Junior football is in a significant period of transition right now but Gary Sibbald is keen on implementing his own change on the game.
The 26-year-old took charge of McBookie.com South Division outfit West Calder United a little over a year ago, and hoisted them to their best ever points tally last term.
How did he do it? Well when the management changed with five games to go of season 2016-17 he changed the way the team played – from how the Juniors is often perceived, and that equalled success and improvement in 2017-18.
Sibbald, who grew up in Falkirk and lives just outside the town, explained: “I’ve had a big emphasis on passing the ball. In the Juniors there’s this stereotype, rightly in some cases, or many cases, that the teams just lump it up the park – that’s not football.
“I took a more tactical approach and that has helped us to get more points, It’s more tactical rather than getting it forward first, and it’s worked well.
“We’ve changed the ethos of the club and how to play the game.
“I’ve just completed my A licence course – I’m waiting on the results. I took the course in my own time away from my day job with RJM Sports.
“I’ve taken many through the levels and paid them up myself. I’ve not done all these courses through the years not to utilise what I’ve learned or play football the right way.”
Another change was to the team’s training. Sibbald switched training venue to Little Kerse in Grangemouth, a lot closer to home for him and utilising the newly laid surfaces which allowed his idealist passing game to be played, and the players bought into it straight away too.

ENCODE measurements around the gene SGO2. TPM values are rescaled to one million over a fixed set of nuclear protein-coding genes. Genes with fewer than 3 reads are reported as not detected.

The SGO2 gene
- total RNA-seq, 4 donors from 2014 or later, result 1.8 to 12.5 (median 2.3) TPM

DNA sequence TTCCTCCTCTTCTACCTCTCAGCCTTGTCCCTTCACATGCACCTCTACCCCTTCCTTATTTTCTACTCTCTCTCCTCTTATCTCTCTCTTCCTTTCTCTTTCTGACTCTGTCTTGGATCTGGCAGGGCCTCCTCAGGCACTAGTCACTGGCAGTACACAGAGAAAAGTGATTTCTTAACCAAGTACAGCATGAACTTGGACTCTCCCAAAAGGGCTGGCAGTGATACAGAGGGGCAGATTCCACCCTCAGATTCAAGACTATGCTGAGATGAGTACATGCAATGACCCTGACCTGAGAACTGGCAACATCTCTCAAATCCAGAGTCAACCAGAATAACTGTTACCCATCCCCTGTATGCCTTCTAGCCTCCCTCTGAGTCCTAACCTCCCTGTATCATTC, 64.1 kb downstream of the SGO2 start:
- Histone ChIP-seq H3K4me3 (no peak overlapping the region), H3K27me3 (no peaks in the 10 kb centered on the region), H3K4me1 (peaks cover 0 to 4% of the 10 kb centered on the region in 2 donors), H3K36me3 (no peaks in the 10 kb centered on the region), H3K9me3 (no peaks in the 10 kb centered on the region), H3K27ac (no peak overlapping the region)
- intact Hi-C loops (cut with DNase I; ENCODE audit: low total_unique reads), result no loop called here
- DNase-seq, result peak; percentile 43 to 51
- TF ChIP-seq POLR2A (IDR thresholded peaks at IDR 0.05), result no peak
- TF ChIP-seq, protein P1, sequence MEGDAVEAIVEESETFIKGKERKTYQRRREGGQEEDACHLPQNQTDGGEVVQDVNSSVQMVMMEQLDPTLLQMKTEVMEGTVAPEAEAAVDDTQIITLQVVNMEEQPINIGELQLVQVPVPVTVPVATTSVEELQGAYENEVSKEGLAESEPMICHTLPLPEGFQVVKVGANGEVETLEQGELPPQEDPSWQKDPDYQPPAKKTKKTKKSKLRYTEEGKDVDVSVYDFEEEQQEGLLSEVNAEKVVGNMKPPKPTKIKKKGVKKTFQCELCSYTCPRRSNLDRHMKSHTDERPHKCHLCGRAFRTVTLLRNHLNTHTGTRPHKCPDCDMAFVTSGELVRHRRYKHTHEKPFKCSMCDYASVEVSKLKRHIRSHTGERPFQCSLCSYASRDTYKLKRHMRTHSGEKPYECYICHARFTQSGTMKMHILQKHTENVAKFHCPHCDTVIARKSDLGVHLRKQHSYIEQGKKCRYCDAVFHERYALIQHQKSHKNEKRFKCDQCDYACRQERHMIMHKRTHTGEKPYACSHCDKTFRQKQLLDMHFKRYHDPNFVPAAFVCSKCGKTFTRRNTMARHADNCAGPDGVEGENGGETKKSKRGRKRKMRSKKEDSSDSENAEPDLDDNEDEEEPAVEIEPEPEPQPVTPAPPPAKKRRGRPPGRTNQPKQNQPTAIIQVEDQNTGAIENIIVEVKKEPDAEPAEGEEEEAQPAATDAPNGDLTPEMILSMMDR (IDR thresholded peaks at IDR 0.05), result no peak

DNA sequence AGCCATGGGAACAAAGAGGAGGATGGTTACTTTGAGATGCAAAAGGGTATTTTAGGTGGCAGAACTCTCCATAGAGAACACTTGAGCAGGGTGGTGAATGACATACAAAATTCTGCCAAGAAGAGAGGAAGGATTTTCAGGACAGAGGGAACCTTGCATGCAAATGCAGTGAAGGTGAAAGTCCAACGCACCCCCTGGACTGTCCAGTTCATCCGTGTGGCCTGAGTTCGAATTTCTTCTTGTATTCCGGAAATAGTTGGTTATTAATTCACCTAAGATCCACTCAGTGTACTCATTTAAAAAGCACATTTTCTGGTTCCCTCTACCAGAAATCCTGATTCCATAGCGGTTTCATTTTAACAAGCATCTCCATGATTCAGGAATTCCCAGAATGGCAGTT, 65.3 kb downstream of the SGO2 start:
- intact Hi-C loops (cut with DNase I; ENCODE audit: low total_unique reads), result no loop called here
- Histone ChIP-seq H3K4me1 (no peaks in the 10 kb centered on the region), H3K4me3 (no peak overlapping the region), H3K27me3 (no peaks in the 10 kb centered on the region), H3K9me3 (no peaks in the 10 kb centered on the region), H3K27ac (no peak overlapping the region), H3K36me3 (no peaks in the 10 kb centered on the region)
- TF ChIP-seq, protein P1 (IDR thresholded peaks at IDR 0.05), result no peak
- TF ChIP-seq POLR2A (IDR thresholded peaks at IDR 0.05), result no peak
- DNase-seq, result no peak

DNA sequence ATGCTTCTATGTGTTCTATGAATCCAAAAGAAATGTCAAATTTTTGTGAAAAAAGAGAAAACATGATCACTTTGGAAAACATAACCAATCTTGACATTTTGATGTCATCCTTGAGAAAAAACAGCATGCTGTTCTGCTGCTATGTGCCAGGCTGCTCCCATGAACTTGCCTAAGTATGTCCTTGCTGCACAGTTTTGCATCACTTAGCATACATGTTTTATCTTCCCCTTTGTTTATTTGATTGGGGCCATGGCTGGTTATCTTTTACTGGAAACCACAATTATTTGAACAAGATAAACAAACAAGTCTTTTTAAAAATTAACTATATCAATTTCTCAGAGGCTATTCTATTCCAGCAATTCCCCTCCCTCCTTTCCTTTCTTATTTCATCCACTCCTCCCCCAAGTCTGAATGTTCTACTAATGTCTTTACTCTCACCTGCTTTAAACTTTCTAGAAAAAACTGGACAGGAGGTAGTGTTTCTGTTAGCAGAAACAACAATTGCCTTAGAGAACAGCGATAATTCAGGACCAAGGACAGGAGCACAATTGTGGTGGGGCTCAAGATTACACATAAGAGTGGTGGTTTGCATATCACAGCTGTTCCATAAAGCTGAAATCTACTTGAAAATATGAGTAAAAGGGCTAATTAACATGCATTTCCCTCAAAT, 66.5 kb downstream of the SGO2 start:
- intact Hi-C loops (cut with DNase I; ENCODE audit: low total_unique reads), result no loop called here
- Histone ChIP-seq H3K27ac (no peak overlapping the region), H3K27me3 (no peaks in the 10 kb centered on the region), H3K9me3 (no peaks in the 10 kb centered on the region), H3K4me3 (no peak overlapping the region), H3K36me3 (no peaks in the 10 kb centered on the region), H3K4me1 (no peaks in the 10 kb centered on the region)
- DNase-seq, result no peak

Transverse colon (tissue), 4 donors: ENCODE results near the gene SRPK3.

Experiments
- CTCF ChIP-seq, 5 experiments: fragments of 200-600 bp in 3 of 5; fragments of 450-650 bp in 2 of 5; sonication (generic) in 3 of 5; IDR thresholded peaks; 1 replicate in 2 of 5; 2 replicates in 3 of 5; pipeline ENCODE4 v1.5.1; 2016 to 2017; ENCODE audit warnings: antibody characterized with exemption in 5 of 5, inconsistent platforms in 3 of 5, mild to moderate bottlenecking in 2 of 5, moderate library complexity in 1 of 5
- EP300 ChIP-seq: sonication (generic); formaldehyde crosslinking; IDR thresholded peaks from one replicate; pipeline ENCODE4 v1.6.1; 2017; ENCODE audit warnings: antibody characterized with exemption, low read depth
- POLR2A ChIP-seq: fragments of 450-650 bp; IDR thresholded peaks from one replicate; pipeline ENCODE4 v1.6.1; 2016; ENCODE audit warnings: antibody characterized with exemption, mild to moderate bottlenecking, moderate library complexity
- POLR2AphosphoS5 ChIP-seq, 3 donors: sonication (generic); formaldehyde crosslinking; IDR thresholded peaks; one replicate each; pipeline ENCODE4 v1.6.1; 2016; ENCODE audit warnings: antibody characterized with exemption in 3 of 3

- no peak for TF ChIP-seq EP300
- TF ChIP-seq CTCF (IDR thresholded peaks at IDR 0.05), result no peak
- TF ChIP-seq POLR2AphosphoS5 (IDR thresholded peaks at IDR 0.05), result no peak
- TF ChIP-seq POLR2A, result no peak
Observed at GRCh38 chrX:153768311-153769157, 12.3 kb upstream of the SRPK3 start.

“A big part of that has been moving training from Muiriston at one side of Livingston to Little Kerse which I know well having worked there and Tone Zone in Grangemouth.
“It has opened up a lot more possibilities for us in terms of training because of the standard of facility. It’s handy for the motorway and it’s also in Grangemnouth so it has opened up a new window of availability for players, and in how we play. It’s a phenomenal facility.
“As soon as we moved there training noticably got better. But it’s not cheap. The players put their hands in their pocket and paid £100 each to train – that was a show of commitment and an investment in their own game and it’s been rewarded.
“The reason we have done so well is group of guys.
“It wasn’t a perfect season but there’s definite signs of progress and they were always trying to do the right things.
“The Juniors is is a state of flux right now so we don’t know who we’ll be playing, or where and if we’re in the promotion mix or what. We’ll have to wait and see how it pans out.
“I was thrown in the deep end and had never been involved in that side of football at all.
“But I came through it and feel I’m ready for it now, even if I’m young for a football manager. We kept the players we wanted, they bought into it and it’s been good. We finished fifth – we’re not far off.
“It’s been really good. Last season the team achieved the highest points the club has ever had. Ten points better than last year which was seen as a good year for the club. And in doing so we’ve spent no money on any new players.
“We lost our top scorer with 10 games to go but had promotion hopes until then... but all in all we’ve still made good progress.”